By the Numbers – Merseyside Derby
After waiting over 100 days for a game to be played by our beloved Reds, we were treated to a relatively dull 0-0 outing. Sometimes you can get a really fun 0-0 draw, but this wasn’t it. We’ve seen worse, but we have definitely seen better.
Across our site you will see other articles discussing the game; but I intend to put the game under a microscope and look at the numbers to see who the standout performers were – and who struggled.
Everton won the game on xG – 1.4 to 0.9. The eye test would confirm those numbers. The two best chances Liverpool had were both not great opportunities: Joel Matip’s poor header from a corner, and Takumi Minimino’s great shot that was blocked in the 1st half were the closest Liverpool got to a goal all game. A big part of why Liverpool only tallied a 0.9 xG for the game has to do with Carlo Ancelotti. Ancelotti is a big game manager having won three Champions Leagues. He has managed several league title winners, not to mention he has coached and even played in some of the sport’s biggest games. Ancelotti knows what he’s doing. By setting up a 4-4-2 formation, he ensured that the wide areas were very well defended with Everton’s wide midfielders shielding and providing additional cover for their fullbacks. Much of Liverpool’s attacking buildup comes through their super star fullbacks, Andy Robertson and Trent Alexander-Arnold. While Robertson was unavailable, the game still went through Trent and they did a great job defending the wings. As well, they set up to counter attack meaning there were very few of the hallmark mad sprints we’ve seen in the past with Firmino and Mane running full speed at another team while they panic. Ancelotti had set up the team to avoid that.
On the defensive side, Liverpool held Everton to very little until the end. Liverpool did what they always do: possessed the ball so that Everton had few chances, and pressed high without possession to force turnovers, poor play, or disjointed progressions. Then Joel Matip got hurt and Dejan Lovren came in. I know he is a scapegoat for many, but looking at the numbers this opinion is rather justified. In 75 minutes, Everton had accumulated 0.3 xG – after Lovren’s introduction this stat skyrocketed. Of the 1.4 xG that Everton tallied, they accumulated 1.1 xG after Lovren’s entrance.
To be fair, it isn’t all Lovren’s fault. The subs all game were definitely questionable. One can make a case the team got progressively worse with each substitution. Two were injury-related, but the other three didn’t help. However, that’s still a lot of xG to ignore.
Takumi Minamino – As the newest member of the Reds, I think all of us want him to hit the ground running and be super successful. It has been fits and starts but that’s mostly due to the shutdown mandated by the unfortunate COVID-19 pandemic. But in his first game after the pandemic, he was a standout. He took the best shot of the game for Liverpool (at least from an xG standpoint). He moved into the channels well, he received the ball and moved it well, and he pressed well. He had 13 pressing actions in the first half, the most of any player, and despite being subbed off at the half he ended the game with the third most pressures. While he is arguably not in the team for his passing, this too was excellent. He only misplayed two of his 15 passes and was deadly accurate with long balls. Finally, he chipped in with two tackles. That’s not something you expect from your right winger, but it was all part of a very good job he did during that first half.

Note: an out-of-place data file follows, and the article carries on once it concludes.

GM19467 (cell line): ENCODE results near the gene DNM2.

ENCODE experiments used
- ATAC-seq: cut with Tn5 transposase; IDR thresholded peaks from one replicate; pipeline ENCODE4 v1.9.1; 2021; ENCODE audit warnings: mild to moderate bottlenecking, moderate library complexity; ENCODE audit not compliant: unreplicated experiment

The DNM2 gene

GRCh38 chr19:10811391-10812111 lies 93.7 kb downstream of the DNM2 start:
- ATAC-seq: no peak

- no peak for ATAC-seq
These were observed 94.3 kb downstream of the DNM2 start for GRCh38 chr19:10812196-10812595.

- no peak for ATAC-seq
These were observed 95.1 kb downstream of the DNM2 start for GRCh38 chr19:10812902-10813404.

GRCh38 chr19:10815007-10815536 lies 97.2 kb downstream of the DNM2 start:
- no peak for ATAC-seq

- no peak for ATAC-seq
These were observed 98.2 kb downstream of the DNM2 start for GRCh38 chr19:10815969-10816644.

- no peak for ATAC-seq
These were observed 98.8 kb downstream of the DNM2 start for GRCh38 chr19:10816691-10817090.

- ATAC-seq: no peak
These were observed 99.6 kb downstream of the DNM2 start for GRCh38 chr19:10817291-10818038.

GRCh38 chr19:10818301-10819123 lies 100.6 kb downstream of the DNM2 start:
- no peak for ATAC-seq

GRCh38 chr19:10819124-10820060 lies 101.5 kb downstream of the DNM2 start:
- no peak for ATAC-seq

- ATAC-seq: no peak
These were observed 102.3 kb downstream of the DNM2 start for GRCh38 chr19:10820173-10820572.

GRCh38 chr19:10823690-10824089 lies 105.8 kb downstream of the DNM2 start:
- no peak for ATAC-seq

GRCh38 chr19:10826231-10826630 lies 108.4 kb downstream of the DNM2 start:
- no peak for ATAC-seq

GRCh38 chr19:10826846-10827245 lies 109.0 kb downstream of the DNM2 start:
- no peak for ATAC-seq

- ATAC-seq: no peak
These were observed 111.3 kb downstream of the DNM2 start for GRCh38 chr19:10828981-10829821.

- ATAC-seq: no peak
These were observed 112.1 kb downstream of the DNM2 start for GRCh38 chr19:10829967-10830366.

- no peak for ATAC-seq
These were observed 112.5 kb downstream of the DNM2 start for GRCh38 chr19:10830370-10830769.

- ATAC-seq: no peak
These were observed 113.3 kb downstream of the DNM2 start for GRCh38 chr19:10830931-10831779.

Naby Keita – We got a glimpse of the Naby Keita whom we thought we were getting from Leipzig when he was purchased a summer ago. When he is at his best, Keita is like having a defensive midfielder and an attacking midfielder all wrapped in one – and he was everywhere this game. In terms of passing, he was 38/42 (90.5%) which is excellent for a midfielder. For passes between five and 20 yards, a great metric to see how he progresses the ball forward, he was 34/35. He missed one pass that was helpful to move the ball forward. This stat is incredible – it’s simply being perfect moving the ball forward. He also put 10 of his balls into the final third – tied for most in the game even though he only played 64 minutes. Finally, he put two balls into the penalty area – again tied for most in the game. In addition, he was second in the team with 14 pressures. Naby was everywhere and if this is who we will get more of in the future, the future is very bright for him.
Trent Alexander Arnold – to be clear, he has very high standards – but by those standards, he struggled mightily. The offense went through him, as it regularly does. He touched the ball 107 times, the most of any LFC player by almost 20 touches. He completed 71% of his passes – about his season average. In addition, he created four shot creation opportunities – again, about his season average. However, where he really struggled was that the balls he did play were not very incisive. He didn’t create any goal scoring opportunities. As proof, he only had one pass into the penalty box, an area he really excels in. Ancelloti’s system was intended to slow him down, and it did its job.
Dejan Lovren – we’ve discussed him already. He was mistake-prone and did not show his quality. But he is the fourth-choice CB, so we shouldn’t expect Virgil-level play.
As always, I am a nerd by nature so I love the stats – and to me, the stats tell a story of why the club drew in the Merseyside derby. If you have questions or disagree, post in the comments, let’s talk!